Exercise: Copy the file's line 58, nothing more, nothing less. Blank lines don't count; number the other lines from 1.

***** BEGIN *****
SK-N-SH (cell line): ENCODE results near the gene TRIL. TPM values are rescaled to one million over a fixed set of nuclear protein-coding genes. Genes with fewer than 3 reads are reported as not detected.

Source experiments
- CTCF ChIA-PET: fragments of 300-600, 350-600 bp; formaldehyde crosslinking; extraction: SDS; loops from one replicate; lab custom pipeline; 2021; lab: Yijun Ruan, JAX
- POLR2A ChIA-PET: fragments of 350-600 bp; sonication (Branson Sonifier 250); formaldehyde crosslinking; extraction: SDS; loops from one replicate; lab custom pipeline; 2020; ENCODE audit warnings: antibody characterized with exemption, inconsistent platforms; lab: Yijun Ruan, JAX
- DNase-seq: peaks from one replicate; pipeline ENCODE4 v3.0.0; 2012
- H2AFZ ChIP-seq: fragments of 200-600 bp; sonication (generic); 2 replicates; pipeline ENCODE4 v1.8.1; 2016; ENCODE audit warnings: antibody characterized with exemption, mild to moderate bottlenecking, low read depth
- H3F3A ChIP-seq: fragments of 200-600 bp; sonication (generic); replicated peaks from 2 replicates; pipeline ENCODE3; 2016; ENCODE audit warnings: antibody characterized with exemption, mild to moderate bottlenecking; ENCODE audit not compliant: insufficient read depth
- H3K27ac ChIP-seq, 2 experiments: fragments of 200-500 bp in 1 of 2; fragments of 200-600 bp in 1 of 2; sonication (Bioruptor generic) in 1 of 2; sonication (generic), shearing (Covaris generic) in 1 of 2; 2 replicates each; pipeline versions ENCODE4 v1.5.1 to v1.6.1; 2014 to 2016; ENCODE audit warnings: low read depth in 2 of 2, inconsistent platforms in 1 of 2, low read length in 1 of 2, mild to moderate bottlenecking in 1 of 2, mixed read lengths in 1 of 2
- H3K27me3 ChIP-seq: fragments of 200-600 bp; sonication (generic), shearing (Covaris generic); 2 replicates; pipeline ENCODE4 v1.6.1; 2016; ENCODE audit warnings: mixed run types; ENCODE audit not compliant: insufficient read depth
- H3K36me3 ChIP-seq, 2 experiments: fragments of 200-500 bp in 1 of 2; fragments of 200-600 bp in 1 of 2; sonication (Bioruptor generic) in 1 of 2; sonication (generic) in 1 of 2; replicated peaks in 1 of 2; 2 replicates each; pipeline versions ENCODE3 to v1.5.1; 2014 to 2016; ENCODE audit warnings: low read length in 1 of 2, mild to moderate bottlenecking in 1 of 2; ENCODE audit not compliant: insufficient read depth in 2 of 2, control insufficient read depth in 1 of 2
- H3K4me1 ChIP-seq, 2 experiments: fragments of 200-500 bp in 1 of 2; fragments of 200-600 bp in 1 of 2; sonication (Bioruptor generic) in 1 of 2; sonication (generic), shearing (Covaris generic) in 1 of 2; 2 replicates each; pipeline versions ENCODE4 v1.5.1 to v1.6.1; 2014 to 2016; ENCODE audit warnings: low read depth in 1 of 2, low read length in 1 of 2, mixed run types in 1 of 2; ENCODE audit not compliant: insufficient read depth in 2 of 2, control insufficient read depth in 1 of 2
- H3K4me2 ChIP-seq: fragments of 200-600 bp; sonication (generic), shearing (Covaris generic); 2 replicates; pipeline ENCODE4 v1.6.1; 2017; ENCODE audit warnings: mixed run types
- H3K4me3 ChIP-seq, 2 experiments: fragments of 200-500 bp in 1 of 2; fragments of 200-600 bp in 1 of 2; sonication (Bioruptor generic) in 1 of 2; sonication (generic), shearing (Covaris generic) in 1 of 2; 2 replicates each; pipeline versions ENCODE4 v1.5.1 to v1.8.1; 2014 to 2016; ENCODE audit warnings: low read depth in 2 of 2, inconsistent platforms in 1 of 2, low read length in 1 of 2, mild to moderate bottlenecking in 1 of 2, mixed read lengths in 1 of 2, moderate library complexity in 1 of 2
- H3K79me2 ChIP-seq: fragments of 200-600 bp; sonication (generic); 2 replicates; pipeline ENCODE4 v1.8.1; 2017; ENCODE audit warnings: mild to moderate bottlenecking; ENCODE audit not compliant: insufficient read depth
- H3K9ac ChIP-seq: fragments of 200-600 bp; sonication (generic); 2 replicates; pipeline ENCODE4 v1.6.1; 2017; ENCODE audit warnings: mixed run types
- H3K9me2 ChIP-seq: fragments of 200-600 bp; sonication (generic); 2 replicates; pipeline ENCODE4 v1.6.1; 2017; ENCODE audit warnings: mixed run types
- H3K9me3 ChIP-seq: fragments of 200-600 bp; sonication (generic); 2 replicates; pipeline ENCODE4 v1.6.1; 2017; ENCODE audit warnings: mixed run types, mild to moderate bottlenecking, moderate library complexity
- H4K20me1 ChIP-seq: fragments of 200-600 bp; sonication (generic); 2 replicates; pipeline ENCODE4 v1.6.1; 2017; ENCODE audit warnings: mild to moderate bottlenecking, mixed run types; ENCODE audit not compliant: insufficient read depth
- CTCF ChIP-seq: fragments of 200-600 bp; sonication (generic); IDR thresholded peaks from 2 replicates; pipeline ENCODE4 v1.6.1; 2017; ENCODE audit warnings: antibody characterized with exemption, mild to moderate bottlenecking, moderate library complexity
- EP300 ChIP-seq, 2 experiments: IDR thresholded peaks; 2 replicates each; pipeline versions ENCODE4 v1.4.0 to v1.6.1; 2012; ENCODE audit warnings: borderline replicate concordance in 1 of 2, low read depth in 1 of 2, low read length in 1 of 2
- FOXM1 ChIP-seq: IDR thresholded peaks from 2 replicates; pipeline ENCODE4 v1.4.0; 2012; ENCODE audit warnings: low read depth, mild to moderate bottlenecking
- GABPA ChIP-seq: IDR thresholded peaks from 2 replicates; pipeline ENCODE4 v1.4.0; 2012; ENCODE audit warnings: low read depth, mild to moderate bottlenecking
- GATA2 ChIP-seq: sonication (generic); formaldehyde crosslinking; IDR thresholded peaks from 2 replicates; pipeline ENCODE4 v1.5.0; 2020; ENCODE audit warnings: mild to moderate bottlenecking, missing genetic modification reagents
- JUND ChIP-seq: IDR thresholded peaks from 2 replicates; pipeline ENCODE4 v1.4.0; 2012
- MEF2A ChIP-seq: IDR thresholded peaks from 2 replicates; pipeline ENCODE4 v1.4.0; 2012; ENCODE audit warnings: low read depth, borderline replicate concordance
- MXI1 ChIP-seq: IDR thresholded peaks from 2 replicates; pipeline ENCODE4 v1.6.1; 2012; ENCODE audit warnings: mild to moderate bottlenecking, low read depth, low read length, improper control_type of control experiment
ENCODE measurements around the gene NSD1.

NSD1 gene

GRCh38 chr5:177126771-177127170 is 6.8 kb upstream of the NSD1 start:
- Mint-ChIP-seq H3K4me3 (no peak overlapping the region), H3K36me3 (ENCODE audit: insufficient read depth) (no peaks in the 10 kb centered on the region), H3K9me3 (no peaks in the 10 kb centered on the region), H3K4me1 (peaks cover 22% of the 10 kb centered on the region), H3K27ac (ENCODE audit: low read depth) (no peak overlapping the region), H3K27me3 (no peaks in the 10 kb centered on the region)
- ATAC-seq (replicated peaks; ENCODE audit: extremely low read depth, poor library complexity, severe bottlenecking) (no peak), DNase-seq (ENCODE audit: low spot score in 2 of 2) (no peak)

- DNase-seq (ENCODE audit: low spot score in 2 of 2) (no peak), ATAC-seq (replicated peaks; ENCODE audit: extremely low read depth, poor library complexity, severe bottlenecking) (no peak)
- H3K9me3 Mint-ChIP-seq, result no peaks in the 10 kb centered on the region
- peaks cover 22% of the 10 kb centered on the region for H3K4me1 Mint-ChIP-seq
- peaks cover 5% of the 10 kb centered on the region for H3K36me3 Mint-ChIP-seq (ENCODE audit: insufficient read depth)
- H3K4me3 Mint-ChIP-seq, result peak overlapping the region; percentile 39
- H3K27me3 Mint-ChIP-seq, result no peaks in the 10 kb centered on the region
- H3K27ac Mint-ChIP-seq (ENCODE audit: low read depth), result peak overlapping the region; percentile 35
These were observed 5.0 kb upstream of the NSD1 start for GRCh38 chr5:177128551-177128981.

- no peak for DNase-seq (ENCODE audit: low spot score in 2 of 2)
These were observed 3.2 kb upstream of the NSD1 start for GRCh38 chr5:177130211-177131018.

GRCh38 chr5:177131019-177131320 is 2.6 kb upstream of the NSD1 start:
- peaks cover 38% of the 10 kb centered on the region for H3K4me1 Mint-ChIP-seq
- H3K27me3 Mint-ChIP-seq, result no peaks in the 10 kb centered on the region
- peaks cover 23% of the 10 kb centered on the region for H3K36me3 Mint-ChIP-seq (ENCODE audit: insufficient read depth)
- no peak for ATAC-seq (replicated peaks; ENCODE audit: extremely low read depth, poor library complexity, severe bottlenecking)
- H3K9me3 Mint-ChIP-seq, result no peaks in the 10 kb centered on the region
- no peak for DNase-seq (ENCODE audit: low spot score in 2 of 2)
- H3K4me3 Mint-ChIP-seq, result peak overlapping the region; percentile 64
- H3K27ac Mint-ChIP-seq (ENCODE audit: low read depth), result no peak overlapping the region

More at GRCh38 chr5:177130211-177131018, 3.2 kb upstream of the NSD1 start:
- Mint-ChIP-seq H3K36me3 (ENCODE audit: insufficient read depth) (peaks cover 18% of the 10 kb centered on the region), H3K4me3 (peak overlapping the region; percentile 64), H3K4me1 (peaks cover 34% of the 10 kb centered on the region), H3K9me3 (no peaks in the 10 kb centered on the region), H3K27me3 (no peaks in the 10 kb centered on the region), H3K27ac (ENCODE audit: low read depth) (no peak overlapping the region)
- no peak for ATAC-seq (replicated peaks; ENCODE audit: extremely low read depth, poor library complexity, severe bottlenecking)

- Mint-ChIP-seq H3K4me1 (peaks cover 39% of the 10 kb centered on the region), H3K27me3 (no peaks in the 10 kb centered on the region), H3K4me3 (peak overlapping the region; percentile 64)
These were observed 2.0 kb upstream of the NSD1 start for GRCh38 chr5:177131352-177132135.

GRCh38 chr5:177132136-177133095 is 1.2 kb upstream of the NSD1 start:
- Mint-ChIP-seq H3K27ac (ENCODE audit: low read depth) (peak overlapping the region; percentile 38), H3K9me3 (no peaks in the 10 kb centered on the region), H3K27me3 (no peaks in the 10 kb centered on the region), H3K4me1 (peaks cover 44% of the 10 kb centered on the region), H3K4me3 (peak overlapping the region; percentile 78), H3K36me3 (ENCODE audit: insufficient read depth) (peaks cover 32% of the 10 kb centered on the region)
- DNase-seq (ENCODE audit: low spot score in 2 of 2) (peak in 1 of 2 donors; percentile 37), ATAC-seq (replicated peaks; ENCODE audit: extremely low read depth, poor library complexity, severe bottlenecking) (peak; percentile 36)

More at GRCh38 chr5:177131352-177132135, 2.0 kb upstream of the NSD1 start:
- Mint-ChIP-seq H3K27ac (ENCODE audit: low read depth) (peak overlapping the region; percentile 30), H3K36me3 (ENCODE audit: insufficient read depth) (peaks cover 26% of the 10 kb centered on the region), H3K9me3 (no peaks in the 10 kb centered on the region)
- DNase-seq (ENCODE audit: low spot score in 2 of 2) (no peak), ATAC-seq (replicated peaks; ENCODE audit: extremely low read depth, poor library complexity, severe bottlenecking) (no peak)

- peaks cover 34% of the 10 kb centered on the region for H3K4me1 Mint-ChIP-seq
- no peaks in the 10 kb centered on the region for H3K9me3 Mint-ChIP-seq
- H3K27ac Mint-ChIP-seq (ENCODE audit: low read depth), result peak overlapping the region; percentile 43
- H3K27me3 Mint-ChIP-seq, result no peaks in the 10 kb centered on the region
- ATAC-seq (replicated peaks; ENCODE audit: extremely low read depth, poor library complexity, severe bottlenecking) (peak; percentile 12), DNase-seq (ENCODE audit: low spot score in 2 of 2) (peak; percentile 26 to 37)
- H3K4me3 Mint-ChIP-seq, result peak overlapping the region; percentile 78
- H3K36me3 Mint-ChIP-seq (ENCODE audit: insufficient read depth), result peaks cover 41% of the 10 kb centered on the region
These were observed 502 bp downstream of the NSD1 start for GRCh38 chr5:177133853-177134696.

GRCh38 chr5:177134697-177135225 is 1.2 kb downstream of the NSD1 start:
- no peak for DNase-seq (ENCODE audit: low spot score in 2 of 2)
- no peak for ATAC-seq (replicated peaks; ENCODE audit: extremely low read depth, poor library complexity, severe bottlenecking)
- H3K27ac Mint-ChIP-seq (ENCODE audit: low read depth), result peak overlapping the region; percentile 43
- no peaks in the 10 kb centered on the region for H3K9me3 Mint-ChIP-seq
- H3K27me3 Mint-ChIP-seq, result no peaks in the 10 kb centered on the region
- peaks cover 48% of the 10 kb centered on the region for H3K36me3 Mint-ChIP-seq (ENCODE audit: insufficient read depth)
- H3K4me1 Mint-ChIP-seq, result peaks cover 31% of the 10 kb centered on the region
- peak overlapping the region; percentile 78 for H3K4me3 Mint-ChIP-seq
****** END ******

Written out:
- DNase-seq (ENCODE audit: low spot score in 2 of 2) (peak in 1 of 2 donors; percentile 37), ATAC-seq (replicated peaks; ENCODE audit: extremely low read depth, poor library complexity, severe bottlenecking) (peak; percentile 36)